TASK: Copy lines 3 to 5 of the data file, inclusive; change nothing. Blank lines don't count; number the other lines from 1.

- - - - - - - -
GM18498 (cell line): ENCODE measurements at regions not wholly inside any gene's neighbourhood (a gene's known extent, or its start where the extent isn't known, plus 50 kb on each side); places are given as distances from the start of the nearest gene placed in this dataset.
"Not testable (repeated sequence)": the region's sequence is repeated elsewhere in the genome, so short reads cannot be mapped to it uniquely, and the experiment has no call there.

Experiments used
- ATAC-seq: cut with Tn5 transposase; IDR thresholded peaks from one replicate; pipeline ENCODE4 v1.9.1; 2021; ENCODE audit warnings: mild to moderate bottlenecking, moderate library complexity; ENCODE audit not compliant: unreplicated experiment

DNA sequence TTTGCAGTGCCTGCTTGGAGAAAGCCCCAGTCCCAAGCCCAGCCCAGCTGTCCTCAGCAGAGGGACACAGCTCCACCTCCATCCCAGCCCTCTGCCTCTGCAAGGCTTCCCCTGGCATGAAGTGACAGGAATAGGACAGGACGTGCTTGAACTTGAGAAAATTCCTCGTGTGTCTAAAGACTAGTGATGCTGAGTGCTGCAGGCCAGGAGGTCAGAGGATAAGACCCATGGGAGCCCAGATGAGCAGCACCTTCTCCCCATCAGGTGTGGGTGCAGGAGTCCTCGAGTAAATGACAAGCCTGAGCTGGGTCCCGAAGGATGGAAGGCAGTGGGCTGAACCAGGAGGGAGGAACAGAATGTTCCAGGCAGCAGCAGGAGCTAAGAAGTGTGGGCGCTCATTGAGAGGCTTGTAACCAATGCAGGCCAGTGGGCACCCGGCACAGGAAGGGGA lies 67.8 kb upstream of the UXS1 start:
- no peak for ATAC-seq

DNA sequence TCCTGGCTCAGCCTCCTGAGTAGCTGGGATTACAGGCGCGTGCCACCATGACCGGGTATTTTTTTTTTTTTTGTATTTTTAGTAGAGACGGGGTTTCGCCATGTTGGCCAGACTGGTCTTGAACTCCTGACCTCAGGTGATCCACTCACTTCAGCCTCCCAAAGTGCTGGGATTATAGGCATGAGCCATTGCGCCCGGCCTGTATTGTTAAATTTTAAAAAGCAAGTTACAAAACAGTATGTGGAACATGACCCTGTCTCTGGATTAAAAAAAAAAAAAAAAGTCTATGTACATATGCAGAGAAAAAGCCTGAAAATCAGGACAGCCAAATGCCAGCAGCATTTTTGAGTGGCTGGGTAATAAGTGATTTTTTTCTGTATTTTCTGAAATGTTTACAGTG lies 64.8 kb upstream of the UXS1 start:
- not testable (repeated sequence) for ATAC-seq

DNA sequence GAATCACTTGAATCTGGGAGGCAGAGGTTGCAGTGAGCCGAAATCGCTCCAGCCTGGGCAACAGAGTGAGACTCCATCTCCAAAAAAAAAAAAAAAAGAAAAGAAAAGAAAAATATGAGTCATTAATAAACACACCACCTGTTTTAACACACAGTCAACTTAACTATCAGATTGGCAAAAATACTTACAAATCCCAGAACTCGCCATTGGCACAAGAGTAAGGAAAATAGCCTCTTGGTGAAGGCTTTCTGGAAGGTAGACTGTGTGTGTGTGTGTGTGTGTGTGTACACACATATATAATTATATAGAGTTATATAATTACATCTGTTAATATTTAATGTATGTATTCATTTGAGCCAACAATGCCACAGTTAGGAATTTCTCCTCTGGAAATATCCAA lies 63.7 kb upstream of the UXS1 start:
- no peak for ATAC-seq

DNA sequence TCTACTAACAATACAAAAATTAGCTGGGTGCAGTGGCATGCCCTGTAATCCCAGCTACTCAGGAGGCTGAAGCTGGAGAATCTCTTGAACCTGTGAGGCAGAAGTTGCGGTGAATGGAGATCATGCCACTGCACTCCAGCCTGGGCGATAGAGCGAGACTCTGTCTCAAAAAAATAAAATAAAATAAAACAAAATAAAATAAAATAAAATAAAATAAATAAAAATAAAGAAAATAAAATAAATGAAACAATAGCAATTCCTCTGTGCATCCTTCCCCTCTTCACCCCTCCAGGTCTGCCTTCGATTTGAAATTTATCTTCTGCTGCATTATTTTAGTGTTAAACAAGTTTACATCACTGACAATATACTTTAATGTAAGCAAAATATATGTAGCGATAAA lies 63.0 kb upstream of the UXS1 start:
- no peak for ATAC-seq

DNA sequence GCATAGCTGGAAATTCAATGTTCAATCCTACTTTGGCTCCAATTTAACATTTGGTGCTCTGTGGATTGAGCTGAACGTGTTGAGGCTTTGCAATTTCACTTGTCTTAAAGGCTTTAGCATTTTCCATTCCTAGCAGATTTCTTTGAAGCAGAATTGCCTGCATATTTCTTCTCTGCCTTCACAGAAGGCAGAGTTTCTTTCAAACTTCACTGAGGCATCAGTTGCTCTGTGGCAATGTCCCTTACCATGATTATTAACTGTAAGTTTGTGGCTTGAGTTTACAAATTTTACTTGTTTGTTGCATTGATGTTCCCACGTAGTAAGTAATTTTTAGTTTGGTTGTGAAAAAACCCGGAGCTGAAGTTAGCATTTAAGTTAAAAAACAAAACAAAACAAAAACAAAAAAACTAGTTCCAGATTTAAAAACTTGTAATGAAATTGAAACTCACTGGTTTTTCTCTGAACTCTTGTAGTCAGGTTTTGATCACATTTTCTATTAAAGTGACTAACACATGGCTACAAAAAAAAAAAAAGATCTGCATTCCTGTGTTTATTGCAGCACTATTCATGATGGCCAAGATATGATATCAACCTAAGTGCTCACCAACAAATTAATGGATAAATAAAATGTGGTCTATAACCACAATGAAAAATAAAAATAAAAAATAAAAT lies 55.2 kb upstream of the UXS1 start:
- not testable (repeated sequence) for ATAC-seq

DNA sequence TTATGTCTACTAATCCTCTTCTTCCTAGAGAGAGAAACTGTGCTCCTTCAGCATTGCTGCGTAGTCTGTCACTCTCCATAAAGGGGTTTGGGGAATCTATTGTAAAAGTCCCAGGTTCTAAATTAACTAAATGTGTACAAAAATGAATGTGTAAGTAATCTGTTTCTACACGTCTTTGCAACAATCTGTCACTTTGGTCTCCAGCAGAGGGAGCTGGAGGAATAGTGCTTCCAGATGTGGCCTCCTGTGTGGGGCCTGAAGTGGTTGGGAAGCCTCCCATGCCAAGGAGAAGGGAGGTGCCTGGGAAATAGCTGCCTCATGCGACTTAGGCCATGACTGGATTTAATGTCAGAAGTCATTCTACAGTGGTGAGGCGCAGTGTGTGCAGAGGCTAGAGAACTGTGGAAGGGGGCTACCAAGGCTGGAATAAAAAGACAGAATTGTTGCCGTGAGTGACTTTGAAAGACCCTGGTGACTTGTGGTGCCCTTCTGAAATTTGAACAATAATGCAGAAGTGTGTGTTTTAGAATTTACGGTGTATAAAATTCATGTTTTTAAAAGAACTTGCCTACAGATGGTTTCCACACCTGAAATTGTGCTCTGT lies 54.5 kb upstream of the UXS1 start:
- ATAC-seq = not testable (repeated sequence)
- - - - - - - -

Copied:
Experiments used
- ATAC-seq: cut with Tn5 transposase; IDR thresholded peaks from one replicate; pipeline ENCODE4 v1.9.1; 2021; ENCODE audit warnings: mild to moderate bottlenecking, moderate library complexity; ENCODE audit not compliant: unreplicated experiment

DNA sequence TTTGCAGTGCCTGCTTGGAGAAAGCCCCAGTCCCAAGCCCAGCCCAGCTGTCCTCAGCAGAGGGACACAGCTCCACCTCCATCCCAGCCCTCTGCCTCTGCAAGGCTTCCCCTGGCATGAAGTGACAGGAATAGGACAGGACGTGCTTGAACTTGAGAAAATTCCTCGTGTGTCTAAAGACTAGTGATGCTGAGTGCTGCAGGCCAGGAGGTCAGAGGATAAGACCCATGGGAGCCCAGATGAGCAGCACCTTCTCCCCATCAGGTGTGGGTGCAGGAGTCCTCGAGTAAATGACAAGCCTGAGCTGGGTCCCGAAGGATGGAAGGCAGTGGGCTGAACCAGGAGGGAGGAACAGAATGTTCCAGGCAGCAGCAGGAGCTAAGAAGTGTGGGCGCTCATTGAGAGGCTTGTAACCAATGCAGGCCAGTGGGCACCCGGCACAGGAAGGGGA lies 67.8 kb upstream of the UXS1 start: